Bolivia’s Morales chides election observers and defends win

Leftist leader has decisive lead over opponent in count following Sunday’s presidential poll

Bolivia’s president Evo Morales speaks during a news conference at the presidential palace, La Casa Grande del Pueblo, in La Pazon Thursday. Photograph:  David Mercado/Reuters

Bolivia’s president Evo Morales speaks during a news conference at the presidential palace, La Casa Grande del Pueblo, in La Pazon Thursday. Photograph: David Mercado/Reuters

 

Bolivian president Evo Morales rebuked a regional election observer mission on Thursday for questioning the legitimacy of what he insisted was an outright win for him in the first round of a disputed election.

The leftist leader has a decisive 10-point lead over his main rival in the count following Sunday’s election, which has brought protests and riots in cities across Bolivia, some of which saw electoral offices torched.

At a news conference, Mr Morales said Organization of American States (OAS) observers had slandered him by raising what it called “serious doubts” about the election.

The local OAS team has recommended that Bolivia convene a second-round vote after an unexpected interruption to the count and a sudden shift in Mr Morales’s favour triggered allegations of vote-rigging by the opposition.

“I don’t want to think the OAS mission is already taking part in a coup d’etat,” Mr Morales said, reiterating his accusation that his main rival Carlos Mesa was trying to steal his victory.

“There’s a coup d’etat [orchestrated] internally and externally. The OAS as a whole should evaluate themselves and the mission it sent as well,” Mr Morales said.

The OAS mission did not immediately respond to requests for comment. In a preliminary report, the group cited the disruption to a preliminary tally and the subsequent resignation of the vice president of the electoral board as having damaged the election’s credibility.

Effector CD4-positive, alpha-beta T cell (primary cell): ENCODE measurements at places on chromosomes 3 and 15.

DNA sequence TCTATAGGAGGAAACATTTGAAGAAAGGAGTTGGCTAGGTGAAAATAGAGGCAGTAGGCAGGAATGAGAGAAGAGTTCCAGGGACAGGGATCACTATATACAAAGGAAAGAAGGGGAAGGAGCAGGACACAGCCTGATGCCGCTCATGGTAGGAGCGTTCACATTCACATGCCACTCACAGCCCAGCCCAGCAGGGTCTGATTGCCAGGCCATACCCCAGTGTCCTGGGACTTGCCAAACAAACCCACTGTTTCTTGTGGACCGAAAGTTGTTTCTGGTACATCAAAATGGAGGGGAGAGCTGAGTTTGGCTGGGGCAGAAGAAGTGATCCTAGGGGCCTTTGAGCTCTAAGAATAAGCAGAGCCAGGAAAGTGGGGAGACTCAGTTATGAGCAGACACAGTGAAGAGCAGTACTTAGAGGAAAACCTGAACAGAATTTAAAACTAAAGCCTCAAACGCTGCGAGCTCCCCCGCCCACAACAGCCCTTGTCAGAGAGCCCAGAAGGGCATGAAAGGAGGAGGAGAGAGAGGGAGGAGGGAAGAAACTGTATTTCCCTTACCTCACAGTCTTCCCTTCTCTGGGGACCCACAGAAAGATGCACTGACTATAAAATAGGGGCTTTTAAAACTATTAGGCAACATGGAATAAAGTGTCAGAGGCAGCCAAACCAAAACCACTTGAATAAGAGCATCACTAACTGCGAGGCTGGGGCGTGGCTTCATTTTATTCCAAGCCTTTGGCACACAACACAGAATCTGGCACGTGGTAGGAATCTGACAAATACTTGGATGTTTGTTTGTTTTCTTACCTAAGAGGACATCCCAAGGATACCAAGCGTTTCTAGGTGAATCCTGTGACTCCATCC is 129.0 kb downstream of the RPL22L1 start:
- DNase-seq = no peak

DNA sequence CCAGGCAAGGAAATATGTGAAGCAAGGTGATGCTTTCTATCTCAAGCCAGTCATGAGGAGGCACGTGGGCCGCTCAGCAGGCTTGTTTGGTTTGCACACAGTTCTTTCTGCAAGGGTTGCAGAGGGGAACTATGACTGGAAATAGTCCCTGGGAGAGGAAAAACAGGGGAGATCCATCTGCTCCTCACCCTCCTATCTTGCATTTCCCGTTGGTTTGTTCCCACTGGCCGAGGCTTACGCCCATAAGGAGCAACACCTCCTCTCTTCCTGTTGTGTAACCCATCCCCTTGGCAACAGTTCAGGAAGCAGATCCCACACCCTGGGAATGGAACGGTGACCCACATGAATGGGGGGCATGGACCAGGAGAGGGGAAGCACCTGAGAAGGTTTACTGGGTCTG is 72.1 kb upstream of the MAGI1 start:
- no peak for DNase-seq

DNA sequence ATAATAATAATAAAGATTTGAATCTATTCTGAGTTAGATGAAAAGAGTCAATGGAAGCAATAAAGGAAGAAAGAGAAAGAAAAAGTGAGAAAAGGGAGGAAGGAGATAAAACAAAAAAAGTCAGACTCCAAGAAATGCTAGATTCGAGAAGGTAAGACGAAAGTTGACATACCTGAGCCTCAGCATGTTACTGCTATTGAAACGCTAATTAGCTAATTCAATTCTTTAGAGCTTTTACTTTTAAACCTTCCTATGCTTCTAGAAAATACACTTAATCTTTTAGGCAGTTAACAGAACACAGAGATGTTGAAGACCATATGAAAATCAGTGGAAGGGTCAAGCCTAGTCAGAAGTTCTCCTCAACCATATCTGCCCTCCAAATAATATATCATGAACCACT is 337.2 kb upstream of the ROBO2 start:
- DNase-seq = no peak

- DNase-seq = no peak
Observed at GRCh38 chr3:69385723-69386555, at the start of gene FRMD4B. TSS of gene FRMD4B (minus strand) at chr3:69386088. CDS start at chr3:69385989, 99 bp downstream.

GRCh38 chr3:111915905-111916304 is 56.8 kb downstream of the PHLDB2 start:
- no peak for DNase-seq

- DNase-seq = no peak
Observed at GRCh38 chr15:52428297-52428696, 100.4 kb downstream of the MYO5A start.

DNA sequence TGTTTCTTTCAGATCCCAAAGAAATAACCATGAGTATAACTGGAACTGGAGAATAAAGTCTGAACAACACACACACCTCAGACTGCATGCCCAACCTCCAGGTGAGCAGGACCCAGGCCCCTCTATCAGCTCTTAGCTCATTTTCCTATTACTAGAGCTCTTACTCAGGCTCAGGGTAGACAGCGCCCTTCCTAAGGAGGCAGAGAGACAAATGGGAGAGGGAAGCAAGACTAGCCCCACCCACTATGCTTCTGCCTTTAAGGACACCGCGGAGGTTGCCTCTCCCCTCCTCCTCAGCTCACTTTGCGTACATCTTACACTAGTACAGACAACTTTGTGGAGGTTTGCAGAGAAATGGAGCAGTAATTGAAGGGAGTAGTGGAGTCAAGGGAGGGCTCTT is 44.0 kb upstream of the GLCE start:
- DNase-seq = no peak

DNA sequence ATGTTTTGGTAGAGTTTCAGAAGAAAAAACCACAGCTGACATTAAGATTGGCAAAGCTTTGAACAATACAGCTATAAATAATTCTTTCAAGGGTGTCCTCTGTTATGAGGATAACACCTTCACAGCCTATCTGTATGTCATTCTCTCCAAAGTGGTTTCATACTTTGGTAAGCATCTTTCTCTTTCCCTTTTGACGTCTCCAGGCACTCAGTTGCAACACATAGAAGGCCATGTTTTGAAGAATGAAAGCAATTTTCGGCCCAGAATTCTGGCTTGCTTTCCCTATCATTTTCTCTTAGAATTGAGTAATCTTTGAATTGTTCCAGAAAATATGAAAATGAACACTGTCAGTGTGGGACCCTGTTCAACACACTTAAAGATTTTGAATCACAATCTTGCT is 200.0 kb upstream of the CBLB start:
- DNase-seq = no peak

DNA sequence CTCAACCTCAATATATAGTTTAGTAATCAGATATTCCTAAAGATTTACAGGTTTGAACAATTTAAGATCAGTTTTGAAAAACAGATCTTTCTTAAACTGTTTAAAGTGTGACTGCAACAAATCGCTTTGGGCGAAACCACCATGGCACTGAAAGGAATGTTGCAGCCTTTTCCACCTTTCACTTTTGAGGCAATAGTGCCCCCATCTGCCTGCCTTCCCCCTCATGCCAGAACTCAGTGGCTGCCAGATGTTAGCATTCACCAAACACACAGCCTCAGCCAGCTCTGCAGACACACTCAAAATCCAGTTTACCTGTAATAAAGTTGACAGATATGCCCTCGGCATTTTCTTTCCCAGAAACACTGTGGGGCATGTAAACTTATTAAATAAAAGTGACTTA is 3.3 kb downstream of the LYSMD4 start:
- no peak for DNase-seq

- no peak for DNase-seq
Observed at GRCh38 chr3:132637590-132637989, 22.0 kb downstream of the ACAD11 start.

Mr Morales, who has governed for almost 14 years, had already faced charges of authoritarianism for running for a fourth term in defiance of term limits and a national referendum that opposed lifting them.

Mr Mesa has called for ongoing peaceful marches until Mr Morales convenes a second-round vote, which an alliance of regional authorities and other opposition leaders backed on Thursday.

Weak mandate

Even if he secures another five-year term, Mr Morales will likely govern with his weakest mandate yet and without the solid majority he has thus far enjoyed in Congress.

“I don’t think he’ll be able to finish his term. Not because people will rise up against him but because it will be hard for him to govern,” said Yerko Ilijic, a Bolivian political analyst. He said he expected anti-government protests to eventually fade.

Mr Morales said he would welcome an OAS audit of the final count but urged the group and the international community to respect the South American country’s constitution.

The head of Washington-based OAS, Luis Almagro, has accepted Bolivia’s invitation to carry out an audit but said the group’s conclusions should be legally binding.

Mr Morales appeared to reject that condition, however, saying only “we’re going to negotiate.”

The permanent council of the OAS, which is made up of states in the Western Hemisphere, is expected to receive Bolivia’s foreign minister later in the day after holding a meeting to discuss its election on Wednesday.

On Thursday morning, the official vote count showed Mr Morales had 47 per cent with nearly 99 per cent of ballots counted – putting him 10 points ahead of Mr Mesa. The winner needs 40 per cent of votes plus a 10-point lead to win outright and avoid a December 15th second round.

The head of a group of retired Bolivian military officers, Mario Alberto Almeida, called Sunday’s vote the latest “fraudulent” election to give Mr Morales a win and called on the armed forces and military brass to defend the constitution.

Presidency minister Juan Ramon Quintana dismissed the group Mr Almeida represents as “tin soldiers” linked to past dictatorships and said the military would be loyal to Mr Morales’s government. – Reuters